A New Model of Arctic Cooperation for the 21st Century


ARCTIC POLICY / COMMUNITY

Writer: Vilborg Einarsdóttir
November 2018

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“While creating the Arctic Circle in early 2013, I remember telling my friends that in the previous year I had attended eight Arctic conferences as the President of Iceland. In the United States,  Russia, Finland, Brussels, Norway and all over. And I thought to myself - it can’t go on like this. No one has the time to criss-cross the world, even if only for practical reasons. So I told my friends that we needed to create for the Arctic what I call a Medieval square. A platform in the essence of the old Medieval square where anyone could come knowing that they would meet anybody and everybody there,” says Iceland’s former president, Mr. Ólafur Ragnar Grímsson.

We meet in Harpa, the Music & Conference Hall on Reykjavík’s waterfront that recently hosted the sixth successful Arctic Circle Assembly, which has become the largest annual international gathering on the Arctic. The Assembly is attended by stakeholders representing a wide range of Arctic interests; international, national and regional policymakers, scientists, indigenous representatives, business people, academics and many more. Attendance has steadily grown and this year the Assembly exceeded all previous numbers in participation, sessions, topics and speakers. When Mr. Grímsson speaks of the Arctic Circle he does so with pride and it is evident that his vision and ambition were big from the beginning. But did he expect it to become this big, this soon? 

“Did I expect the Arctic Circle to become important? Yes. I had the sense from early on that this would have a great potential, because, I had analyzed it for such a long time based on my own experience. Did I expect it to grow so fast? No. When I announced it, early 2013, at the International Press Club in Washington we chose a recognized international venue because we were announcing an international event for international discussions. But I would not have expected at the time that in only three years the Arctic Circle Assembly would have two thousand participants from over 40 countries and to see that repeated thereafter.”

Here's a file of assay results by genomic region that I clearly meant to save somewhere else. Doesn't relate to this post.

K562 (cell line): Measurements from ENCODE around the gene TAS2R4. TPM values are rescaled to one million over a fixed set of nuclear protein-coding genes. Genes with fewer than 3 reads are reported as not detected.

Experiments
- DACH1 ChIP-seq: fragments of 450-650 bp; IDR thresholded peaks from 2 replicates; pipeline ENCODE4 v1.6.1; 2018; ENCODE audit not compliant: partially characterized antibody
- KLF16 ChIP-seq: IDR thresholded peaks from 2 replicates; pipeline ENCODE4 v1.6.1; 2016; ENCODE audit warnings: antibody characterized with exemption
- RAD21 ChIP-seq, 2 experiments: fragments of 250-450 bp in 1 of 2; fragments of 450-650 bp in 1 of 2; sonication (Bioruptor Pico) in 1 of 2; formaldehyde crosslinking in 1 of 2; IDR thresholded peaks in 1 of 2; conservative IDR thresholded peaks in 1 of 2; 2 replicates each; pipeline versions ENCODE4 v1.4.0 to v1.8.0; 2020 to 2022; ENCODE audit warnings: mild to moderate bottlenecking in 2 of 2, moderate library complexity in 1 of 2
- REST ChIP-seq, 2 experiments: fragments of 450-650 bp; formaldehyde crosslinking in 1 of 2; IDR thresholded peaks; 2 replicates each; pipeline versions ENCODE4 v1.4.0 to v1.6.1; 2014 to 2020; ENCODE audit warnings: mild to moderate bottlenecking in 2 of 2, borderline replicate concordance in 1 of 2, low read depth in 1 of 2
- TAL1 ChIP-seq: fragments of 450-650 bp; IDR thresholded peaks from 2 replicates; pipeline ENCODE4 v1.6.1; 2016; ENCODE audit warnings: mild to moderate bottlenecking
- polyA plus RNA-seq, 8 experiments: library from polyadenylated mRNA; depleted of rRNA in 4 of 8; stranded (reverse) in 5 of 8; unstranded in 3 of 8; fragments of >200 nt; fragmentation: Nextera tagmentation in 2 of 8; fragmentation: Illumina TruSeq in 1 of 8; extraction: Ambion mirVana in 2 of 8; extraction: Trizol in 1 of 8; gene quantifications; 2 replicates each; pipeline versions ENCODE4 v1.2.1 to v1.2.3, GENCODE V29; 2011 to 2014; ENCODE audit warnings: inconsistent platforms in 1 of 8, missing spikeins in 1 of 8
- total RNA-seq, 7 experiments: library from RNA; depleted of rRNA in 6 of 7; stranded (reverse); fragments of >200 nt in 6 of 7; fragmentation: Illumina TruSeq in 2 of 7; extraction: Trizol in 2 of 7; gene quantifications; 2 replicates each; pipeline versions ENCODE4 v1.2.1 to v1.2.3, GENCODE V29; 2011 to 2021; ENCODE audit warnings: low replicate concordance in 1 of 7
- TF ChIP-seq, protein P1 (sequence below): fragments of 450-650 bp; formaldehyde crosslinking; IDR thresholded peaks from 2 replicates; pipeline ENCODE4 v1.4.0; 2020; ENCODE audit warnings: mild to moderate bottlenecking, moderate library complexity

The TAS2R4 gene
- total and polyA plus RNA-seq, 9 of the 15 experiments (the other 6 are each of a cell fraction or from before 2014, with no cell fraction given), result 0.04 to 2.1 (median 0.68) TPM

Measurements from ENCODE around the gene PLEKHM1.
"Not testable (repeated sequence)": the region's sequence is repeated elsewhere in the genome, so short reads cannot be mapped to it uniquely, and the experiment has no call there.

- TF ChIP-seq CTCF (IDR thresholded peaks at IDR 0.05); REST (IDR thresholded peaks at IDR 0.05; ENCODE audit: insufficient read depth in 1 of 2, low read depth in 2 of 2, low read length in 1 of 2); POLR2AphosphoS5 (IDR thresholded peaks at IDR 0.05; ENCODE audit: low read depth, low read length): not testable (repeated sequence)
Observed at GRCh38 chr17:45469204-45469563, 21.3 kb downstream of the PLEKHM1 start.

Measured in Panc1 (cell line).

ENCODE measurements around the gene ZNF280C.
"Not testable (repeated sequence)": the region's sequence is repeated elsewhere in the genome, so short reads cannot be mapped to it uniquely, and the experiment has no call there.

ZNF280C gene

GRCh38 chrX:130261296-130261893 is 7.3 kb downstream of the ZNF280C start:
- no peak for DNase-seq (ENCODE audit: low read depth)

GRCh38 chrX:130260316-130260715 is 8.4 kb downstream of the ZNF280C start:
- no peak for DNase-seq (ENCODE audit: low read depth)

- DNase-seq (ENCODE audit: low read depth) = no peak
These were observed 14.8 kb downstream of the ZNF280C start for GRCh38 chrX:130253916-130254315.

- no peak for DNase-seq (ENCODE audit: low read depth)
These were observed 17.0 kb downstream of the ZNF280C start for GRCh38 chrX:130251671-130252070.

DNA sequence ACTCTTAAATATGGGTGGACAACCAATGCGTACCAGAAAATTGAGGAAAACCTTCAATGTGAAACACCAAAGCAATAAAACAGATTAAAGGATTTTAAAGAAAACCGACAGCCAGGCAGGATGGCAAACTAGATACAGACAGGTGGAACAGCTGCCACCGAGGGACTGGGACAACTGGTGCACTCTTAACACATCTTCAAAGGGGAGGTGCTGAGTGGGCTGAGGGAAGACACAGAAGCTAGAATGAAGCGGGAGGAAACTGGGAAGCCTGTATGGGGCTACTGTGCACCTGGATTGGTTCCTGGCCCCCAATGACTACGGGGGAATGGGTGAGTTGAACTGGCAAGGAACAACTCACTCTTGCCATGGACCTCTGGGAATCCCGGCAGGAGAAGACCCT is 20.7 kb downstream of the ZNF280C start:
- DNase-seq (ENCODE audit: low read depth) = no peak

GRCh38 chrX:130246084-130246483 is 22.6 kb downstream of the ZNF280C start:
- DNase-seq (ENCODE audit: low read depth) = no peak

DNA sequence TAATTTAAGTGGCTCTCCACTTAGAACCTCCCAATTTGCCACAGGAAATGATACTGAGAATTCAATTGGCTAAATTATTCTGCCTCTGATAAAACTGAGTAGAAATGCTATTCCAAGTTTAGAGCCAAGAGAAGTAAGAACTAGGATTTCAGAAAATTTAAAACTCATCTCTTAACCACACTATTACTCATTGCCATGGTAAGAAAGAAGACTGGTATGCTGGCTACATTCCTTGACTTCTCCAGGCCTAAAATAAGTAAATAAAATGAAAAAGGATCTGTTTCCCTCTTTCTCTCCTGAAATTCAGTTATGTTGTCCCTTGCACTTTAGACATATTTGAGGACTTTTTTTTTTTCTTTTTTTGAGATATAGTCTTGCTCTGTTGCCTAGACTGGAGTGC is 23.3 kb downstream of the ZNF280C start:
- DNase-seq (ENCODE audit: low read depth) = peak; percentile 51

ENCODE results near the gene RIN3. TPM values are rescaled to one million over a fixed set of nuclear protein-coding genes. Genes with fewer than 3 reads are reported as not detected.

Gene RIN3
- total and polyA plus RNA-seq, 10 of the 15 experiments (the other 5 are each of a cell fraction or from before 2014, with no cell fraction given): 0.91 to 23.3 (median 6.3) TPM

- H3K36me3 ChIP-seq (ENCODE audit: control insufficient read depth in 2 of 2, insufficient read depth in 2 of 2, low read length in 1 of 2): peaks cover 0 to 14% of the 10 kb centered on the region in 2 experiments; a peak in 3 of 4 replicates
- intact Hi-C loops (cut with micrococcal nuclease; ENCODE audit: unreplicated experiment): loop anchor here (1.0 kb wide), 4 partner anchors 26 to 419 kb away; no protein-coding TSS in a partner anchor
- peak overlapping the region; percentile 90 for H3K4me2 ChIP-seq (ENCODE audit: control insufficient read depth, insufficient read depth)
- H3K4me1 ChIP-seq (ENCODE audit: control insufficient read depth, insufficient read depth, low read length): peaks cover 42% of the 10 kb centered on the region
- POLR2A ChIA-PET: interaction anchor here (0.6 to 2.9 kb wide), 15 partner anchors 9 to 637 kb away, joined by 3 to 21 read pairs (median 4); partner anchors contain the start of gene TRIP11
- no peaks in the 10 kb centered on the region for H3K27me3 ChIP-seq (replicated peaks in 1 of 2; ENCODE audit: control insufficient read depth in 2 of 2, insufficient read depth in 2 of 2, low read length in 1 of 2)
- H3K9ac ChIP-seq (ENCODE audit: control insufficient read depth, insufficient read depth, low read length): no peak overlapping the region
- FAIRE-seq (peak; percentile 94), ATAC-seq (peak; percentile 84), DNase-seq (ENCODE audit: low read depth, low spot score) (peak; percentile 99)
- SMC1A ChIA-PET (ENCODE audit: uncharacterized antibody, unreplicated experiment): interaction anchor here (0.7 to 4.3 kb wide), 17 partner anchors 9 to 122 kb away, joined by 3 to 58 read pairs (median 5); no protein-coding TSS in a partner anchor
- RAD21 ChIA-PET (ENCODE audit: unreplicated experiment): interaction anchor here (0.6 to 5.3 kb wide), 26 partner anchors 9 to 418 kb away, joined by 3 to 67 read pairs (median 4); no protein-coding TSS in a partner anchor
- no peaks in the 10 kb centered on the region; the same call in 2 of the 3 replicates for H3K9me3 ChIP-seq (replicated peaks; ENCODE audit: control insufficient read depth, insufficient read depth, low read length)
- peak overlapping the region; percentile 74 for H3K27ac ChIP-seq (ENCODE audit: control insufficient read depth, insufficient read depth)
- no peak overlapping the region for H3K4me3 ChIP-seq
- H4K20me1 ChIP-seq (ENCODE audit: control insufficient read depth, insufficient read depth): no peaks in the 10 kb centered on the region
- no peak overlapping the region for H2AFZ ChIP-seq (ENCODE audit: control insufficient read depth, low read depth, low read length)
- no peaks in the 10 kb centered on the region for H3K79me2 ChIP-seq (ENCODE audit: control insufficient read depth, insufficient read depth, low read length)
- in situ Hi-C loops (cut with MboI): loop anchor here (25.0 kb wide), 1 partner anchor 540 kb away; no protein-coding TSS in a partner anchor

This year over 2000 people from 60 countries attended the three day long Arctic Circle Assembly. Close to 170 sessions were held and speakers numbered some 700. The two days prior were packed with pre-events, meetings and forums in Reykjavik and this year there was even a post-event for the first time.

 
 

Coherent triangle of the Arctic, climate change and clean energy

Years have passed since Mr. Grímsson first spoke about a new model for Arctic cooperation. That was in a keynote speech he gave at an Arctic Celebration of the University of Lapland in Rovaniemi, Finland 1999, emphasizing the need to bring politicians, scientists and regional leaders together. Following that he took part in creating the Northern Research Forum, which held conferences in different parts of the Arctic for a number of years and to which he largely credits his interest and knowledge of Arctic matters.

“The Northern Research Forum gave me, together with other Arctic conferences I attended, both an experience and knowledge of people and issues that were very valuable when it came to the creation of the Arctic Circle,” says Mr. Grímsson.

“In the first years of my presidency which was at the end of the last century, I went through a process where I tried to analyze the challenges that would be important for Iceland as a nation in years to come. In my mind one of the roles of the President - although not mentioned in the constitution - was to try to outline for the people of Iceland strands in the future evolution that the nation could think about and prepare to engage in. And three of those strands that I concluded as the most important towards the end of the 20th century, have now become recognized internationally as major parts of the 21st century evolution.”